Turns out President Obama did something else meaningful today: He signed a Presidential Proclamation declaring it Religious Freedom Day — and he didn’t forget to include non-religious Americans in the mix:
Because of the protections guaranteed by our Constitution, each of us has the right to practice our faith openly and as we choose. As a free country, our story has been shaped by every language and enriched by every culture. We are a nation of Christians and Muslims, Jews and Hindus, Sikhs and non-believers. Our patchwork heritage is a strength we owe to our religious freedom.
Today, we also remember that religious liberty is not just an American right; it is a universal human right to be protected here at home and across the globe. This freedom is an essential part of human dignity, and without it our world cannot know lasting peace.
I suppose it went unnoticed that he signed the proclamation “in the year of our Lord two thousand thirteen”… but slow clap for lip service.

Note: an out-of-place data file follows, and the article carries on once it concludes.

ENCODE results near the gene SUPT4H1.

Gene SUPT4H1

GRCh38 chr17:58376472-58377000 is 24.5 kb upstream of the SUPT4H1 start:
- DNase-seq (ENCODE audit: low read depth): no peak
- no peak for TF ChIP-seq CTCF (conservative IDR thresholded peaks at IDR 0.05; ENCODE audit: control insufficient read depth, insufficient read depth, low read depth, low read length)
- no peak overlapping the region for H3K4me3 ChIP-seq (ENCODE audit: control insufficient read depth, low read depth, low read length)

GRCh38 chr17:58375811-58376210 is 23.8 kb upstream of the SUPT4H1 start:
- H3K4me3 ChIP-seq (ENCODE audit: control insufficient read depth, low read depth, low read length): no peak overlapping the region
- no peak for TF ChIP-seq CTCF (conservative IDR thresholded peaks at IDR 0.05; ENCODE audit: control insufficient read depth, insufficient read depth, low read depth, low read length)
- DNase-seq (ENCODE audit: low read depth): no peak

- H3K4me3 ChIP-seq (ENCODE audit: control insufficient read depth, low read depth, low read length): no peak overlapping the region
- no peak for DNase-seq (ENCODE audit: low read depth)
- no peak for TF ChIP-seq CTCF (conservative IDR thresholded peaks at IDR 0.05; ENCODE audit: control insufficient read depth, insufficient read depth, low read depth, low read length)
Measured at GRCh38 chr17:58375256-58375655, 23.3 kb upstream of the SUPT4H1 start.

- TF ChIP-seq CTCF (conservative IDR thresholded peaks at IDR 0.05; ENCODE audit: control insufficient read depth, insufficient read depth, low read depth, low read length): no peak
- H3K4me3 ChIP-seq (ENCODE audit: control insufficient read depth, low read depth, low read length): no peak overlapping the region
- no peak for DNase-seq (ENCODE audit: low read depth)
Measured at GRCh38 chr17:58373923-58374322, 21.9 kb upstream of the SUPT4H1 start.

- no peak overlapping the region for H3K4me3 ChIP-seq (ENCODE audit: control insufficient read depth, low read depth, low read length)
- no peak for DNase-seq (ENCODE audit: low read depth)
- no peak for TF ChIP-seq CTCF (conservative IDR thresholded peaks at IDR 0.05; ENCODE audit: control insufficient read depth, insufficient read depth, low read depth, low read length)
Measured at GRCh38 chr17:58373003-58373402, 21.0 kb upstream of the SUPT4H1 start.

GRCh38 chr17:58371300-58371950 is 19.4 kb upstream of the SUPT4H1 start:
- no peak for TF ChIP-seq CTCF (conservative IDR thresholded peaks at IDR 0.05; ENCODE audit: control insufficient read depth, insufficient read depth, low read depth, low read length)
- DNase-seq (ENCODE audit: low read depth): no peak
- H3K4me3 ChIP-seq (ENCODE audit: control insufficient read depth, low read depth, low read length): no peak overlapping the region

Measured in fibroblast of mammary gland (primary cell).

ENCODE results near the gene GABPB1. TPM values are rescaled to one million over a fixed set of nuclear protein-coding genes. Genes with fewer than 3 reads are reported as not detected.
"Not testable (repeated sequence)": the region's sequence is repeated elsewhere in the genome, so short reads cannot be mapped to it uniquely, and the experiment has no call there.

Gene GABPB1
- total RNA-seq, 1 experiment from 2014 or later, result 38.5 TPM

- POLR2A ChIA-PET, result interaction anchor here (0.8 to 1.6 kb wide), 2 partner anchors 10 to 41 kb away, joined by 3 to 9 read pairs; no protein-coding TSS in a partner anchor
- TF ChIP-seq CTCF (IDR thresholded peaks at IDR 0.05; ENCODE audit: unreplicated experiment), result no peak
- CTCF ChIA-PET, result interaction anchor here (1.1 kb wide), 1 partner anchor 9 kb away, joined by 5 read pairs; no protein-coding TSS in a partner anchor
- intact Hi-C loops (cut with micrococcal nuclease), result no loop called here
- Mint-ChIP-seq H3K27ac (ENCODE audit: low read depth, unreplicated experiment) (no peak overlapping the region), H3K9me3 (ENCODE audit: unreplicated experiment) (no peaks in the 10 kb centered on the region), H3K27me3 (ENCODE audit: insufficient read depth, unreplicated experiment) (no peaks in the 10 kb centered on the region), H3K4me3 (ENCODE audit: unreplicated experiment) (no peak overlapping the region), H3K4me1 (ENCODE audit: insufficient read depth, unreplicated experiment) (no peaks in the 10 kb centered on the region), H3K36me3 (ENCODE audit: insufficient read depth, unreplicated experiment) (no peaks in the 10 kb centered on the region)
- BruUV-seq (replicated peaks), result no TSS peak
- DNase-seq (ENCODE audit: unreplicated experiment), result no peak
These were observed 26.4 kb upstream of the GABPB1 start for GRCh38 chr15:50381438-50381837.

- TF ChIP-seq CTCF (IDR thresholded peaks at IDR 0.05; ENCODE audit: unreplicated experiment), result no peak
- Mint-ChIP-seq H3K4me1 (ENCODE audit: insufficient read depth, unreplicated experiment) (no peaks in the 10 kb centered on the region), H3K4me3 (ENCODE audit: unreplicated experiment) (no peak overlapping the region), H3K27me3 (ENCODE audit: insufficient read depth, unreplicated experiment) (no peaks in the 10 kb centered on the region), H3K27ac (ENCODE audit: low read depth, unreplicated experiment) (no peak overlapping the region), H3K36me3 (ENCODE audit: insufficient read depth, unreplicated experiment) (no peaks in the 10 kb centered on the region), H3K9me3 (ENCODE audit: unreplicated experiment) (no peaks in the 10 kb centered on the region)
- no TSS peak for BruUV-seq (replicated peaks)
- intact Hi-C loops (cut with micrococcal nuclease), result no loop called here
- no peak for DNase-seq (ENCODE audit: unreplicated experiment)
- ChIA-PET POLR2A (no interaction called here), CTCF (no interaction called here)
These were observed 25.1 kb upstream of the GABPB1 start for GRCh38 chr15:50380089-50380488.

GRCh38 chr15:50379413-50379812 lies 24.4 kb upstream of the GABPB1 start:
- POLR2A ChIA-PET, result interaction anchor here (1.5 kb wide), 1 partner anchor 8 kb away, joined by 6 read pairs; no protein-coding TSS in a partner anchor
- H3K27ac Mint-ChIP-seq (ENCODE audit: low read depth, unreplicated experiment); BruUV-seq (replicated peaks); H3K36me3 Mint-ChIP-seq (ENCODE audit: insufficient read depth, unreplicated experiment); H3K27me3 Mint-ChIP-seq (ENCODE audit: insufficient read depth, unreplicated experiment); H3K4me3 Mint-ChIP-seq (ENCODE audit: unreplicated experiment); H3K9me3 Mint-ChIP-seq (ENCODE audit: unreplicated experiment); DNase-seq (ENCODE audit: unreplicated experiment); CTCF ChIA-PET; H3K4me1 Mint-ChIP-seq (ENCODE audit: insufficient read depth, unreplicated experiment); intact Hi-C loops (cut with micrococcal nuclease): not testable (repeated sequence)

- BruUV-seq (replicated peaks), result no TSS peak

For what it’s worth, this is nothing new for Obama.
Last year, he also mentioned non-believers in his proclamation:
Drafted by Thomas Jefferson, the Virginia Statute formed the basis for the First Amendment, which has preserved religious freedom for both believers and non-believers for over 220 years. As our Nation has grown, so too has its diversity of faiths, cultures, and traditions; today, individuals of rich and varied beliefs call America home and seek to follow their consciences in peace. Our long history of religious tolerance and pluralism has strengthened our country, helped create a vibrant civil society, and remained true to the principles enshrined in our founding documents.
In 2011, he made an oblique reference to us:
The writ of the Founding Fathers has upheld the ability of Americans to worship and practice religion as they choose, including the right to believe in no religion at all.
In 2010, same thing:
Long before our Nation’s independence, weary settlers sought refuge on our shores to escape religious persecution on other continents. Recognizing their strife and toil, it was the genius of America’s forefathers to protect our freedom of religion, including the freedom to practice none at all.
President Bush didn’t make an overt reference to non-believers in 2009, though the general idea of religious freedom was there, as one might expect.